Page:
Wednesday, March 31, 2010

To Run Away

Wednesday, March 31, 2010 -- Wednesday in Holy Week

Today's Readings for the Daily Office
(Book of Common Prayer, p. 957)
Psalms 55 (morning)       74 (evening)
Lamentations 2:1-10
2 Corinthians 1:23 - 2:11
Mark 12:1-11

NOTE:  Our services today will be at 10:00 a.m. (in the church) and at 6:15 (in the Parish Hall).  We will serve dinner starting at 5:15.

I can remember times when I planned seriously how I would run away from home.  It was during my childhood, and I was miserable.  I would fantasize about living somewhere else where people would be good to me, where I could have some sense of self-determination over my life.  I would start over, and not make the same mistakes that caused me problems now.  I worked through the complications of finding shelter, food, getting from place to place.  All of that was the hard part.  I never came up with a workable plan that didn't involve being dependent upon somebody else, who might make me as miserable as I was now.  So my thoughts of escape usually surrendered to sleep, or else to fantasy, when I simply imagined another life, where I was happy and empowered, and everyone was nice.

From Psalm 55:  "And I said, 'Oh, that I had wings like a dove!  I would fly away and be at rest.  I would flee to a far-off place and make my lodging in the wilderness.  I would hasten to escape from the stormy wind and tempest." 

The psalmist is in a conflict that threatened him from the outside.  (The description sounds like an enemy is conducting a siege against the city walls, but the metaphor works for any kind of external threat, foreign from one's intimates.)  But it is not the attack from the outside that causes him his deepest pain.  He is most bitter about the threat from within.  "Corruption is at the heart" of his situation.  He says he could have handled it if the only threat was enemies and outsiders, "but it was you, someone after my own heart, my companion, my own familiar friend.  We took sweet counsel together and walked with the throng in the house of God."  Personal sabotage and betrayal.  That is his deepest hurt.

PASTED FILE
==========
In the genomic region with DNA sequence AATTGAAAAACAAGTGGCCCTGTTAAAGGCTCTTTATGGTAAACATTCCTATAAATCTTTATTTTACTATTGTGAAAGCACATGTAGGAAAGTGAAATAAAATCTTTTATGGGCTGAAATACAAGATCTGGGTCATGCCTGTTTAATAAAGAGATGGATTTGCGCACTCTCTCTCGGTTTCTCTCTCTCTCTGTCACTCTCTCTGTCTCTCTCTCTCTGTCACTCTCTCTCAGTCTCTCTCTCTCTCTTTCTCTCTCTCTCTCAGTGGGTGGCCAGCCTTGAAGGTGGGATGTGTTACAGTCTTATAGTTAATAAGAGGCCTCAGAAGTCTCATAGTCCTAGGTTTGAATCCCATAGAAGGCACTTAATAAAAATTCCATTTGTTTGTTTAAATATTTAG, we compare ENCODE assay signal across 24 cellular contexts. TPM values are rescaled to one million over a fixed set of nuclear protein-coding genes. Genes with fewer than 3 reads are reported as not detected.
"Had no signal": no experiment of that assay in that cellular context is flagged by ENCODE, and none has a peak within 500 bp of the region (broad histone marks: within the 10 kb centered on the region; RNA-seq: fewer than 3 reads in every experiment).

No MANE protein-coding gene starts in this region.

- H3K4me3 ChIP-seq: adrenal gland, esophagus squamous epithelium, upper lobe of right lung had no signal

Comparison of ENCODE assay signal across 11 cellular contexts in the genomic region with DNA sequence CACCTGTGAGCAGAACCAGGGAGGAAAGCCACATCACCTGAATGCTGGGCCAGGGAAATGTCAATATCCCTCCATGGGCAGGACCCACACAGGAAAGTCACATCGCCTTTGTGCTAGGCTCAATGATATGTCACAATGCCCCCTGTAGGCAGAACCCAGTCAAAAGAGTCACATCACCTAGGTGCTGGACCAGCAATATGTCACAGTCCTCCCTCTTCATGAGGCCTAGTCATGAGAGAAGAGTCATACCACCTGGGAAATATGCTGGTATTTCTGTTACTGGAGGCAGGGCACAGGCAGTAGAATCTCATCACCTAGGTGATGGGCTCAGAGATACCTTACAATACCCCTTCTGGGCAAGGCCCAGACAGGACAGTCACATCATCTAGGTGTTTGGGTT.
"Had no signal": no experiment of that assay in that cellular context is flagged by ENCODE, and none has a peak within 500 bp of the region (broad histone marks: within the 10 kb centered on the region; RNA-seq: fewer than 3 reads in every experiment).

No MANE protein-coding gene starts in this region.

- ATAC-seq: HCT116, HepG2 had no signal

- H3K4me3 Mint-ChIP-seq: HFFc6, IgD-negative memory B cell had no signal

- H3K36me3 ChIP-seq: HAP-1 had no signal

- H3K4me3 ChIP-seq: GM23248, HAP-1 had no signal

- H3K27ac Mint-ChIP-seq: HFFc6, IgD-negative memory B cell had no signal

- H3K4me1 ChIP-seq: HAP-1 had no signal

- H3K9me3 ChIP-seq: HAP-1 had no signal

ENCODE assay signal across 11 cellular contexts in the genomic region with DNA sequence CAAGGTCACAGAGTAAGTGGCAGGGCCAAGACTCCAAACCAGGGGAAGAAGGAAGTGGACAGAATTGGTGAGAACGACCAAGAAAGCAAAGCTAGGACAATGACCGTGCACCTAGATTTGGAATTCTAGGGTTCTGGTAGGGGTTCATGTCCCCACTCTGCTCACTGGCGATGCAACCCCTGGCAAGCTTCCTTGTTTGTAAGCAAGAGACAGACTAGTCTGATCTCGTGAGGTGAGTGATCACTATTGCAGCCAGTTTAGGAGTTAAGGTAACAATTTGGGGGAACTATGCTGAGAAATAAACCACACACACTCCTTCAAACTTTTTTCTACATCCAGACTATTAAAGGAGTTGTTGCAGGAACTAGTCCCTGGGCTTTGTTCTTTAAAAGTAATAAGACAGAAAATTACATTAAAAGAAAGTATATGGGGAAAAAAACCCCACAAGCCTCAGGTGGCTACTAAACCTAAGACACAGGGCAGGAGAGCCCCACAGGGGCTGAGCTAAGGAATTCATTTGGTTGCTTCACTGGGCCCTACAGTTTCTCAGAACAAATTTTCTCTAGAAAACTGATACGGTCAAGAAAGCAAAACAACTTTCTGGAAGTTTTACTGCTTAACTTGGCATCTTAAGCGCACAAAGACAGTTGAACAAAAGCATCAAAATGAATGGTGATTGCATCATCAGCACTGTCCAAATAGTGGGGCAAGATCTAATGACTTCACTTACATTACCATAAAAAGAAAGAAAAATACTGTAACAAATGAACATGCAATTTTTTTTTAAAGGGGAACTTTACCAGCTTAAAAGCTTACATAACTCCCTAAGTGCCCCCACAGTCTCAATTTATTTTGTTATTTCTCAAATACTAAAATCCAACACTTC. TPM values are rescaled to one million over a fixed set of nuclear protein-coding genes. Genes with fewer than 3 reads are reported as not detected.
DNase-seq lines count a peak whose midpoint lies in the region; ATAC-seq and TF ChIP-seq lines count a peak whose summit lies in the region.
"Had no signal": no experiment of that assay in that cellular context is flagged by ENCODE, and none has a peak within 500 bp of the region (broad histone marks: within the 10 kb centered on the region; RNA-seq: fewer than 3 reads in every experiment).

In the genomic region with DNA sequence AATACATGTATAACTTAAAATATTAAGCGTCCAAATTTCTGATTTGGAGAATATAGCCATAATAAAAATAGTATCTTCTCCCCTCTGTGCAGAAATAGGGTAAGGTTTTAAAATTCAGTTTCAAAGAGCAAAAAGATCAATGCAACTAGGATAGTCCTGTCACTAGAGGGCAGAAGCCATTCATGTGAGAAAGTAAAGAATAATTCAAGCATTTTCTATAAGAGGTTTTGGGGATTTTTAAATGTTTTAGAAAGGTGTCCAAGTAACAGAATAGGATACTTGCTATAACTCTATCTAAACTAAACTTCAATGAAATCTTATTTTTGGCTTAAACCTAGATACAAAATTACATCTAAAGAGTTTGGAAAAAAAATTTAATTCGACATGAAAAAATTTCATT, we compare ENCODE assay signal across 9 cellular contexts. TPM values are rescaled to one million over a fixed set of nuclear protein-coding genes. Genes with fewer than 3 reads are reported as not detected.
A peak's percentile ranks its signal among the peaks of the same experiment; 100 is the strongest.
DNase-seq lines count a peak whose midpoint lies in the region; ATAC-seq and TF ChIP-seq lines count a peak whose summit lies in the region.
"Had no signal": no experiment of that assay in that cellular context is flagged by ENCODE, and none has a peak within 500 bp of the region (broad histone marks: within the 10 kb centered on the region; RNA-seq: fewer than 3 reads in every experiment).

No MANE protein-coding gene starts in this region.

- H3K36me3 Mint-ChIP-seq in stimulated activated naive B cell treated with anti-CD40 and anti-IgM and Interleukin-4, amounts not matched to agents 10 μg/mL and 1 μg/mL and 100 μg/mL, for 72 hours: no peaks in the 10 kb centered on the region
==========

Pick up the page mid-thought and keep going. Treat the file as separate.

He has no satisfactory resolution within his power.  All he can do is cast his complaint upon God and trust.  "In the evening, in the morning, and at noonday, I will complain and lament, and God will hear my voice.  God will bring me safely back from the battle waged against me, for there are many who fight me." 

This psalm was probably chosen for today because it expresses some of the experience of Jesus during his last days.  He was under threat and duress from many enemies who intended him harm.  But his most anguished threat must have been the betrayal of his own close friend and confidant Judas.  Our gospels remember Jesus' own expressed desire to fly away like a dove and to let this cup pass from him.

Sometimes the only way through things is through them.  Problems are not solved or overcome so much as they are managed and endured.  When we are beyond our depths, when we do not have the power to turn things around and solve them ourselves, we make our complaint to God and we trust.  Then we do the next best thing we can to manage to to endure, leaning on the wisdom, power, and goodness of God when we have nothing.  It takes deep trust to believe that resurrection comes after death when you are in the midst of dying.



Audio podcast: Listen to an audio podcast of the most recent Morning Reflections from today and the past week. Click the following link: Morning Reflection Podcasts

About Morning Reflections
Morning Reflections is a brief thought about the scripture readings from the Daily Office of Morning and Evening Prayer according to the practice found in the Book of Common Prayer of the Episcopal Church.

Morning Prayer begins on p. 80 of the Book of Common Prayer.
Evening Prayer begins on p. 117
An online resource for praying the Daily Office is found at
Another form of the office from Phyllis Tickle's "Divine Hours" is available on our partner web site at this location --

The Mission of St. Paul's Episcopal Church
is to explore and celebrate
God's infinite grace, acceptance, and love.

Visit our web site at

Our Rule of Life
We aspire to...
worship weekly
pray daily
learn constantly
serve joyfully
live generously.

Lowell Grisham, Rector
St. Paul's Episcopal Church
Fayetteville, Arkansas


Post a Comment

Links to this post:

Create a Link

<< Home